5. Progress toward exchange-rate unification and current account convertibility are important and welcome steps. The enactment of a new foreign-exchange law would send a strong signal about the irreversibility of these reforms and the authorities' commitment to re-entry into the global economy. The new legislation should abrogate the existing complex set of foreign exchange laws and regulations and enshrine full current account convertibility, a unified exchange rate, and repatriation of profits from Foreign Direct Investment (FDI). In the current context, the Central Bank is encouraged to ensure a consistent implementation of a managed float within a tight trading range. Such a regime strikes the right balance between the need to continue to use the exchange rate as the main nominal anchor while allowing some flexibility. In the future, greater flexibility will facilitate adjustment to the likely changes in the equilibrium real exchange rate arising from the ongoing depletion of oil reserves, trade liberalization, and the transition to a market economy.

6. To maintain external stability over the medium term, Syria needs to continue with strong fiscal adjustment, accelerate structural reforms, and allow greater exchange rate flexibility. Although it is difficult to come to a definitive conclusion in the absence of adequate data, there are no indications that the exchange rate is significantly misaligned. This seems to be confirmed by the strong performance of non-oil exports, and the lack of protracted loss of international reserves or unsustainable official or quasi-official borrowing. Nonetheless, the staff believes that the impact of the recent real appreciation on external competitiveness should continue to be monitored carefully, particularly in light of the depletion of oil reserves, and the large uncertainties about the level of the current account deficit and the sources of its financing. Looking ahead, priority should be given to improving the statistics to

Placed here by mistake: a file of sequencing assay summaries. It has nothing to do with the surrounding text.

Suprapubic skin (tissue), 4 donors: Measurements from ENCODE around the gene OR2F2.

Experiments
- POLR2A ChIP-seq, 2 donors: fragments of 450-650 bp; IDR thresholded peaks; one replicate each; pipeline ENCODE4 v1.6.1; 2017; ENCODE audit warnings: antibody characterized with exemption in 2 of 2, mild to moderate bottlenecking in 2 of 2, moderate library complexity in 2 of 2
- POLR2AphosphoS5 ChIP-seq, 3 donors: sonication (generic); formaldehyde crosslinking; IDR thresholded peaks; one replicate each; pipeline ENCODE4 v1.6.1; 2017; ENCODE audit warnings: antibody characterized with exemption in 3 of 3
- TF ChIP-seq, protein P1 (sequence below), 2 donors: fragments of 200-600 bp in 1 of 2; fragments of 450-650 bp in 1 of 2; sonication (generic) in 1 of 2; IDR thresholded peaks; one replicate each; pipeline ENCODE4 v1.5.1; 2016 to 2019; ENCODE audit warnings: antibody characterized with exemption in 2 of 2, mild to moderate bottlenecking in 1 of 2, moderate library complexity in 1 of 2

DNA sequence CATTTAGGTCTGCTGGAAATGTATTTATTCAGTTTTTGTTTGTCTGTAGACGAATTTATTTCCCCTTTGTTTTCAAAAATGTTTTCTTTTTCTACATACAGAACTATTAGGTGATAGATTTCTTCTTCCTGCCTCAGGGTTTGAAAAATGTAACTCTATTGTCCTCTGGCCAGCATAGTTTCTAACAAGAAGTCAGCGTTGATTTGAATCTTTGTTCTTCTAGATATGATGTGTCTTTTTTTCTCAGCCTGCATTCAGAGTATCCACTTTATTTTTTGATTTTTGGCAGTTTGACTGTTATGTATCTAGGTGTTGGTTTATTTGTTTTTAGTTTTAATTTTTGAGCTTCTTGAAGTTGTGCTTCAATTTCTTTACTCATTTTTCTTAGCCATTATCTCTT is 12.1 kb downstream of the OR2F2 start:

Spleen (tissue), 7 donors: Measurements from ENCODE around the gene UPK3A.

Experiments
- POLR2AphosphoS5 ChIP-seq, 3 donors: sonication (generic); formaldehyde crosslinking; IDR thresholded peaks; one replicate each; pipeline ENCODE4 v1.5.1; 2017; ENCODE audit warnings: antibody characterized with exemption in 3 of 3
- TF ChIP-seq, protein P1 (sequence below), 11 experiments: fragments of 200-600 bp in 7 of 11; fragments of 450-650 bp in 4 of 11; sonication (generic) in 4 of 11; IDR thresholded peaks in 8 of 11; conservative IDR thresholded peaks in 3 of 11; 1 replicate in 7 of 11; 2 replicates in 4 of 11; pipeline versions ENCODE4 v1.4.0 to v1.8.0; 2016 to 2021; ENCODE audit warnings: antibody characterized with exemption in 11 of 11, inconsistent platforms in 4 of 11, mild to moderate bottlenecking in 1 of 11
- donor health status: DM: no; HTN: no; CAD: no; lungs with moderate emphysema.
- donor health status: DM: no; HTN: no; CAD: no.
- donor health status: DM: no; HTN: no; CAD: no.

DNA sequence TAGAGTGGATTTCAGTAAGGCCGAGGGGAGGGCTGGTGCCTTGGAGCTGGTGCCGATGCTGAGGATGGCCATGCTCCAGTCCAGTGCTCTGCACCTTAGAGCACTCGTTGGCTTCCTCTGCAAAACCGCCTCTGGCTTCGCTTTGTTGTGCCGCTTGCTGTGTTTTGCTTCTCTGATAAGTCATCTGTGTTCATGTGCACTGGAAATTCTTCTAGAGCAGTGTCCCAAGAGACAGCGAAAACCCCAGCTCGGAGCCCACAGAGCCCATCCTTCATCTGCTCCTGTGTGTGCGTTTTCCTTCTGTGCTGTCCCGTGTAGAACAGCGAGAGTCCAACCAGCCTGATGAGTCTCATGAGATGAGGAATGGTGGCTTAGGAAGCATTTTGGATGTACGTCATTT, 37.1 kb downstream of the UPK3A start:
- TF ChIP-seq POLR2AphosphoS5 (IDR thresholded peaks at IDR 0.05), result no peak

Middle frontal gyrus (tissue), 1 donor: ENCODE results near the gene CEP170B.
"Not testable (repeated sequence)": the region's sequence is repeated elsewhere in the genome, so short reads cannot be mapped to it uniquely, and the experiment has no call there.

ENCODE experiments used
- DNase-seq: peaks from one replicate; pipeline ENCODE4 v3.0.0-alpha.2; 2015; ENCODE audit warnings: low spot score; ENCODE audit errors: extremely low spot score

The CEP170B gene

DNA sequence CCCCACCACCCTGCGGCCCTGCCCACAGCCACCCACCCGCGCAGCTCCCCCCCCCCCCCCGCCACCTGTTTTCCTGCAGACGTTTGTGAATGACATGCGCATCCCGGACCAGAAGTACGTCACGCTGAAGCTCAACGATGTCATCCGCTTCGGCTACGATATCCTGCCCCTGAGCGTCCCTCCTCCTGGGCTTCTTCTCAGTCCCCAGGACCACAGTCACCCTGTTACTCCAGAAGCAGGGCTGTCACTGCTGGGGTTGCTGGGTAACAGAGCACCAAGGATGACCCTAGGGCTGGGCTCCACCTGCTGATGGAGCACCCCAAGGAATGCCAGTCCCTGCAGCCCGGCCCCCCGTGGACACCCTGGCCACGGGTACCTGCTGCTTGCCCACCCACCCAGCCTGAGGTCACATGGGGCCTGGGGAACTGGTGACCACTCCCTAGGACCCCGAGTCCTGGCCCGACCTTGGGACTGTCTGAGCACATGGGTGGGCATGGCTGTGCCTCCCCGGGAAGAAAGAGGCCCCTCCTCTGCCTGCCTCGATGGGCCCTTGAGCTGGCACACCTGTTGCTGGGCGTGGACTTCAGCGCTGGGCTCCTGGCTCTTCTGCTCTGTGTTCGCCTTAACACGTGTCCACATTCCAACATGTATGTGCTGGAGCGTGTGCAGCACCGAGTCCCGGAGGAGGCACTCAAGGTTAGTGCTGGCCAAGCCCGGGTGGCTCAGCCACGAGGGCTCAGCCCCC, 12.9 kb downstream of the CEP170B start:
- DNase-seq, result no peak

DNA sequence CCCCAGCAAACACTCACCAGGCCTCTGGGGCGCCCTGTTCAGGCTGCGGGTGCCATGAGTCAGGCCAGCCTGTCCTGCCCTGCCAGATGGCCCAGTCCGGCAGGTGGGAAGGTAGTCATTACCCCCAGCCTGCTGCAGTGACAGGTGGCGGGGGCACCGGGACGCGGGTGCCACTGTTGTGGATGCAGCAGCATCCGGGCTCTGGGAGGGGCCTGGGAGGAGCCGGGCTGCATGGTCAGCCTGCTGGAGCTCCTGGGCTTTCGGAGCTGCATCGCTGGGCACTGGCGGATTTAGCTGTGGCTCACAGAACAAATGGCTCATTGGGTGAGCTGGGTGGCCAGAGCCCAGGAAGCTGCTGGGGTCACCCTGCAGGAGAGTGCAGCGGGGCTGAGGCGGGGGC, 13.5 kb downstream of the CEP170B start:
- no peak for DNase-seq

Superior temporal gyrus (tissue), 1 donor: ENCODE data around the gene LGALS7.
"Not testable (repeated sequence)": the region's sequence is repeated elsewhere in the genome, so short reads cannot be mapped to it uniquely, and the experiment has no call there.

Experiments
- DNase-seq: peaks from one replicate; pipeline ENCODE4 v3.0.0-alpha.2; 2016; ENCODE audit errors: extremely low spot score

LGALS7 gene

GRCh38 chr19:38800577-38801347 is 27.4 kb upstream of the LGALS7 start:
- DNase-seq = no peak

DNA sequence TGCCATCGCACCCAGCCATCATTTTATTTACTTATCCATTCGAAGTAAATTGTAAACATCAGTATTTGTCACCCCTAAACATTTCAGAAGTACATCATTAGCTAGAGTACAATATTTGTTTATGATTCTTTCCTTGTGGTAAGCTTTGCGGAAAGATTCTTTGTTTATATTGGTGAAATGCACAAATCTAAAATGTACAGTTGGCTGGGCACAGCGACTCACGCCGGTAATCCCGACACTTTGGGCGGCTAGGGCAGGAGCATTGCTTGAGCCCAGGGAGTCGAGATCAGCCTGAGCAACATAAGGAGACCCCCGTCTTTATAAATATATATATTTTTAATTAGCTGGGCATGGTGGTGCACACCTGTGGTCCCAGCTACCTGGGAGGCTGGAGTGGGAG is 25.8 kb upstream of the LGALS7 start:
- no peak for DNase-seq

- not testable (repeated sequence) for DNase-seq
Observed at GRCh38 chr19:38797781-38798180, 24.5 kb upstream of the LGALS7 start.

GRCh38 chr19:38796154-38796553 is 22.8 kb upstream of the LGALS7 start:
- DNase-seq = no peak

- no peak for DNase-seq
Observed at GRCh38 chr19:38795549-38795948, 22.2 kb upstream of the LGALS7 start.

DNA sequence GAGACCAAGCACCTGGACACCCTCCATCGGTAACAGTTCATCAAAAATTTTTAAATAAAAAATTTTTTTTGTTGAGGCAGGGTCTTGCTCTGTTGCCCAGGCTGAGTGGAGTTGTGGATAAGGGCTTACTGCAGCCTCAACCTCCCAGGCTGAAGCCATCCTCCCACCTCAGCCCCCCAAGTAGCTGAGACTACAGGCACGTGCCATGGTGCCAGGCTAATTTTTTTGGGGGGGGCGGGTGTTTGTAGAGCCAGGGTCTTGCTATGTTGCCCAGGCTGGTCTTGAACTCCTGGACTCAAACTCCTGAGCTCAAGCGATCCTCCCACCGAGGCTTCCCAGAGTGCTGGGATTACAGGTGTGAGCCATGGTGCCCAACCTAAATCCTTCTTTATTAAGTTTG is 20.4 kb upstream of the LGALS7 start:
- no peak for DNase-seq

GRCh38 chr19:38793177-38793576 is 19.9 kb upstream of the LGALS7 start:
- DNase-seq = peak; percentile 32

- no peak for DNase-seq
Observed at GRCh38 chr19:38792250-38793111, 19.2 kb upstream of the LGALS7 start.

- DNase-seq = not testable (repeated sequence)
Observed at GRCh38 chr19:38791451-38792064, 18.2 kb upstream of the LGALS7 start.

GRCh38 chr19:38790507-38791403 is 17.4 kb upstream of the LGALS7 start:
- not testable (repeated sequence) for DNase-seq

provide a basis for developing indicators to assess exchange rate misalignment.

7. The new monetary/exchange rate policy framework needs to be supported by the prompt introduction of market-based instruments of monetary control. This is important to enhance monetary management, facilitate interest rate liberalization, alleviate the costs on banks of managing Syrian pound liquidity, and pave the way toward greater exchange rate flexibility in the medium term. The authorities are encouraged to move swiftly on the much delayed agenda of launching a government securities market and improving public debt management.

8. The rapid take-off of private banking, although promising, illustrates potential pitfalls in the sequencing of reforms. In this regard, it is essential that the strengthening of the regulatory and supervisory capacity keeps pace with financial liberalization. Vigorous action is required to restructure the state banks to stem the accumulation of additional nonperforming loans and encourage greater competition.

Moreover, quick progress in developing market-based instruments of monetary control is also needed to reduce excessive risk taking and discourage dollarization. The central bank should also play a catalytic role in setting up a credit registry.

Marseille,09 04 2007